Due to various family crises, we flew out to Bari a week later than planned on June 12th, a year on from when we were first there sussing out the boatyard. Nimmie has been on the hard standing since Oct 2017 and has fared well although she is completely covered in sand. All the work we authorised has been completed apart from the replacement of the main halyard (that keeps the main sail up) as Cesare wanted to check the shackle fitting with us.

We had brought out a replacement dinghy with us but waited until she was launched to bring it on board – no point lugging that up 10m!

Having been up early to close the house up, we were pretty tired once we had unpacked so we went to a restaurant close by called Antica Santa Lucia, which did very good pizza, pasta and seafood. We had pizza, beer, wine and a dessert for less than €20 each. Given we could hardly keep our eyes open past 9.30pm it was some anniversary celebration! It was still very warm, in the high 20s even at 10pm so it was difficult to get to sleep as the boat had been closed up for so long. Luckily, we do have a small AC unit which helped although Liz decamped to the saloon to try and get some breeze.

You can see where they tightened the keel bolts on the far left

Wednesday was another lovely day but we needed to stay on board so we could check all the work that had been done and ensure no snags. We also found out that the fridge had stopped working. Although it’s cooled by sea water, it was clear that the compressor wasn’t coming on. We hoped it wasn’t a faulty compressor as we only had it replaced two years ago and they are very expensive. We also realised that our batteries had been drained flat, which is very unusual as we have 200 watts of solar panels and they normally ensure that the batteries are topped up. So, not sure whether it’s the batteries or the panels (although they appear to be charging and sending current from the regulator to the batteries). It needs an electrical engineer to test the charging and batteries and he can’t come until Monday so we know we won’t be leaving before Tuesday at the earliest.

We did manage to repair the winch and polish the transom before calling it a day, having a shower (god did that feel good) and then off back to Antica’s for a proper meal this time.

We were due to be launched on Thursday around 11am so we wanted to ensure we had all the jobs done that required the boat out of the water. We needed to be a bit careful when we did these as it is often forbidden in Italy to do any work on your own boat that requires the use of power tools so we had polished the transom after the boatyard had shut for the day on Wednesday.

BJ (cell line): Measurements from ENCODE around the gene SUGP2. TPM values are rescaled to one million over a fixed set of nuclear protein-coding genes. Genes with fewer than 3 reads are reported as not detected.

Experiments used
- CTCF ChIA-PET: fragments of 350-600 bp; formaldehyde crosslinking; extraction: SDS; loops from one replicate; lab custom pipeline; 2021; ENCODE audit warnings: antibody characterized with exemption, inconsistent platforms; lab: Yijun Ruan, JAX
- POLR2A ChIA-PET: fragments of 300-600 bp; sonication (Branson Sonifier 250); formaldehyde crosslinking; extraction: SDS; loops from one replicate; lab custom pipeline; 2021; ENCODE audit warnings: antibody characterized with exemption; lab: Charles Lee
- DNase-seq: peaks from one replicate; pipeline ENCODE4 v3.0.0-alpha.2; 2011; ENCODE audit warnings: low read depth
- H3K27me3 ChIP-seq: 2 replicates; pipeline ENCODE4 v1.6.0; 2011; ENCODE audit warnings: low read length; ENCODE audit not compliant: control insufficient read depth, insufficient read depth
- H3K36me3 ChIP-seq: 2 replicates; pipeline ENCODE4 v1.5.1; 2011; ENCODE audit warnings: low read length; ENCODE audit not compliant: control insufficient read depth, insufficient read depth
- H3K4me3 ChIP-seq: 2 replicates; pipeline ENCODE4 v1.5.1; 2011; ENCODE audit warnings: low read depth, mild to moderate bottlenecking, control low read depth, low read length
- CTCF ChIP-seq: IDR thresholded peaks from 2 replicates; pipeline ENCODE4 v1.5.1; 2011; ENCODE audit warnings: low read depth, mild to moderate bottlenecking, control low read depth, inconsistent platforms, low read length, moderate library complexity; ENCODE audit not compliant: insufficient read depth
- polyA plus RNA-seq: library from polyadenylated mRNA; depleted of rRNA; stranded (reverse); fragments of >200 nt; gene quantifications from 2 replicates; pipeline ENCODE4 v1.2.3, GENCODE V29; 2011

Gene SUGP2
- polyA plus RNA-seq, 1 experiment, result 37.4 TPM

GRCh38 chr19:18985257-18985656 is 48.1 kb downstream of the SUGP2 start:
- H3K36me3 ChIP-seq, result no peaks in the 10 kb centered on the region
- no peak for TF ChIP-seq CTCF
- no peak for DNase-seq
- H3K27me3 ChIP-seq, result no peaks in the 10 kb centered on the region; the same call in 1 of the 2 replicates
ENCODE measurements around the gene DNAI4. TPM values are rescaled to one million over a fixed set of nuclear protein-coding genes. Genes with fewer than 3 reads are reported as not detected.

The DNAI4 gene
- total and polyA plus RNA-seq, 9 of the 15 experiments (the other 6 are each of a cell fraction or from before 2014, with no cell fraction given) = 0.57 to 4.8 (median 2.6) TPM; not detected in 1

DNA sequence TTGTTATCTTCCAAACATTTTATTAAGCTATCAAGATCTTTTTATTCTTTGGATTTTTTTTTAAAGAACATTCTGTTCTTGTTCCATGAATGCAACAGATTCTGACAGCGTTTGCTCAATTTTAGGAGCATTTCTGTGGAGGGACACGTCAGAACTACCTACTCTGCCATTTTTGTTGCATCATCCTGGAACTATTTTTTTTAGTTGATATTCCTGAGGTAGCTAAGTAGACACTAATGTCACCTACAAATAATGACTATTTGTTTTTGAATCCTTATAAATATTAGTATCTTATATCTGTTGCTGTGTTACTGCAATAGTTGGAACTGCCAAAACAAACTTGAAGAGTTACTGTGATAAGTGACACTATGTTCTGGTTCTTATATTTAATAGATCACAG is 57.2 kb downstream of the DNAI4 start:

Nimmie on the move!

Nimmie was carefully launched into the water and a mechanic came on board to check there was no water ingress from the new propeller shaft or sea cock. He was then followed by the mechanical engineer to check the engine as they had replaced the water pump gasket and completed an engine service so it needed priming. All good. We found out that the travel lift has a weighing mechanism that showed Nimmie’s weight as 12.5 tonnes, some 2.5 tonnes less than we thought.

Launched!

We then moved her round to a berth. I was a bit nervous as, not having parked a boat Med style in 7 months, you’re never quite sure how she will behave. However, despite the wind picking up (not forecast) it all went very smoothly and we were soon in our berth. We then had the new dinghy, valeted sails and a repaired outboard motor delivered.

Liz had work to finish off (I know, she’s supposed to be NOT working since end of May) so I started cleaning the inside of the boat. We had decided that with the amount of dust and grime in the boatyard, it wasn’t worth cleaning her until she was in the water. Then the fridge men arrived. It was like a Laurel and Hardy act. Michael was the older, English speaking half with his boss, younger and the one who did all the work. They identified that it was the control unit that was at fault and proved it by bypassing it and the fridge started to work. They are fashioning a mechanical switch like you have in your fridge at home to override the unit but we also found a replacement unit we had shipped out last year and forgot about so we will see which one works when they come back today.

We decided to eat on board last night so popped to the local shops once they had reopened after the statutory siesta and had a lovely simple meal of baked chicken and salad sitting in the cockpit before the thunderstorms arrived. I’m glad we were launched yesterday as there has been the most amazing thunder and lightning much of the night and all morning. We are safely tucked up in board and Nimmie is getting a very good wash!

You couldn’t see across the harbour this morning